By Garrick Knight    Jeremy Young was a pretty emotional man when Circus Boy won at Alexandra Park on Friday night. The horse he spent three years waiting on and slowly nursing back to health, rewarded him as both the owner and trainer with victory in a $20,000 race. “This would be one of the most satisfying wins of my career,” he told HRNZ post-race. “To have a horse with a broken bone like he did  make it back to the races and win on a night like this, it’s awesome. “I looked after him, now he’s looked after me.” Young took over training Circus Boy three-and-a-half years ago when sent the horse by Canterbury trainer Tony Barron. He had seven starts for a win before injury took hold. “He had a quarter crack that blew out so I gave him nine months out. “He was back in and coming up good a year later then he came off the track at Pukekohe lame one day. “I thought it must have been a stone under his shoe but we took an x-ray and he’d broken a hind pastern.” Young wasn’t in a position to pay for the conventional surgery option, but also couldn’t bear to see the horse put down. “He’s such a lovely, quiet horse and I like his character, so I rung my vet, Ivan Bridge, and asked him what the options were. “Since I couldn’t afford to screw him, Ivan said let’s bandage him up and put him in a box for four-and-a-half months. “So, that’s what we did. “When the time was up, I brought him back out of the box and he was walking sound, but it’s in the back of your mind about whether the leg was going to last” Just happy to have the horse safe and sound, and too scared to try him as a race horse, Young eventually just started working the horse as a guide to the rest of his team. “I used him in front of my young horses. He’s just such a quiet, placid trotter. “After eight months of slowly bringing him up I decided to try him again even though it was always in the back of my mind that it could fracture again.” Everything went smoothly and, this week, after a couple of runs to blow out the cobwebs, he shot up the passing lane to win at bolters’ odds. Young was noticeably emotional post-race and just so proud of the courage the horse has displayed. “It’s just such a pleasure to train this horse. “He’s part of the furniture; he can stay with me and maybe someone will want to ride him later on. “It would be my most satisfying win outside of the Northern Oaks with Best Western. “Because I saved his life and we’ve been through so much together. “It’s just so pleasing.” Reprinted with permission of HRNZ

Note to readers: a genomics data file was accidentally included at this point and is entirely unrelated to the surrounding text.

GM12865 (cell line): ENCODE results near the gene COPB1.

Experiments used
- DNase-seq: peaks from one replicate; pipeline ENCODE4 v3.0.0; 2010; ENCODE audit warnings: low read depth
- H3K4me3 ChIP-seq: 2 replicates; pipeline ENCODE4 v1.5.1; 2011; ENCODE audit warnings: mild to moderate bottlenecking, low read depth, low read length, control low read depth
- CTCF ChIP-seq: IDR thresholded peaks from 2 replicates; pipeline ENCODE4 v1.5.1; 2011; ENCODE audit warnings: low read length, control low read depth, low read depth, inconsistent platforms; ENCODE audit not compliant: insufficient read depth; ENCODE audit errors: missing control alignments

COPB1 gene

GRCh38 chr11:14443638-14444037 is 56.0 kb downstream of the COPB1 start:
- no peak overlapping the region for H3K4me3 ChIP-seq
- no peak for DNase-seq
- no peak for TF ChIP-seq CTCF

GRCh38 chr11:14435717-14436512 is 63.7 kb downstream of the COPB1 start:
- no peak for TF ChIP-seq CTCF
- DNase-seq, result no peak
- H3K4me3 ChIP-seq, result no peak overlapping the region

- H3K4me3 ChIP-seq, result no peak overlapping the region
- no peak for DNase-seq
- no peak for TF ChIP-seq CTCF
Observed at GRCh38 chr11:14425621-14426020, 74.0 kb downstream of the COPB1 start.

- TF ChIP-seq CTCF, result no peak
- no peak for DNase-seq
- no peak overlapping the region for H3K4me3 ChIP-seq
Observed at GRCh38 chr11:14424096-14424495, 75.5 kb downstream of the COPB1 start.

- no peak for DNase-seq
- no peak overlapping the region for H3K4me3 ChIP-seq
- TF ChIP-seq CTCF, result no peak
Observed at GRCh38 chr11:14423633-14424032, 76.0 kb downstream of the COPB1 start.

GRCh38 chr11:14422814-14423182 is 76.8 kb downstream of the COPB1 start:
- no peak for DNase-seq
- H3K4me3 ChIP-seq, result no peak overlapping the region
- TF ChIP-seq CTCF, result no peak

By Garrick Knight    While their fellow countrymen and women are on the big stage at Alexandra Park for the Inter Dominions, half-a-dozen lesser known Australian drivers have made their way across the ditch for some trans-tasman competition as well. They’re here for the Australasian Young Drivers Championship, which kicks off at Addington tonight before moving to Methven on Sunday, Palmerston North Tuesday and Thursday, then Auckland on Friday. Travelling the furthest for the series is West Australia’s Corey Peterson who, at 19, is the youngest of the 12 drivers in the series. When told of his selection recently, he didn’t quite believe it. “My old boss, Kristian Hawkins loves playing jokes on me. “He was always ringing me pretending to be someone else so when I got the call, I thought it was him at first. “I hung up thinking it was a joke, but then the email arrived the next day and knew it was actually real.” It’s his first trip to New Zealand and he can’t wait to get amongst it. “Really, really excited to go away and represent my state. “The New Zealand style of racing is all new to me. I’ve heard some of the drivers talking about it but I don’t know a lot. “So, I actually spoke to Gary Hall Jnr about it and he went through a few of the different rules to do with pushing out and pushing down, just the basics.” He’s especially looking forward to driving on the grass at Methven on Sunday, which will be another first. “That’s going to be an experience and a half. I’ve heard it’s quite bumpy.” Peterson spent some time working for Hall Jnr and his father, Hall Snr, before joining Hawkins. “The best horse I’ve driven would be Ideal Liner of theirs. “I worked there for about 10 months. I just started off doing yards and that kind of thing, then started jogging them and them a full tie job opportunity came up. “At the time you don’t think you’re learning much from guys like that, but when you leave the place, you realise how much you actually did.“ A typical week for Peterson consists of “12 or 13 drives” at all tracks state-wide. “I’m at Northam at the moment and I drove two winners at Pinjarra last night which was a surprise, because it’s a track where I never have any luck.” “From my house it’s roughly an hour-and-a-half each way to all the tracks. I’m smack bang in the middle.” Peterson has drawn the Kevin Townley-trained mare, Chasing Great in tonight’s first heat, rated a $15-shot by bookies, At Methven on Sunday he has live chance Beau Major while he’s drawn Amaro, Jessie Kelly and Rake in typically even fields at Manawatu on Tuesday. The field: Sheree Tomlinson (defending champion), Sarah O’Reilly (NZ champion), Benjamin Butcher (North Island), John Morrison (South Island), Cameron Hart (New South Wales), Conor Crook (Tasmania), Brodie Webster (South Australia), Corey Peterson (Western Australia), Matthew Elkins (Queensland), Zac Phillips (Victoria). Reprinted with permission of HRNZ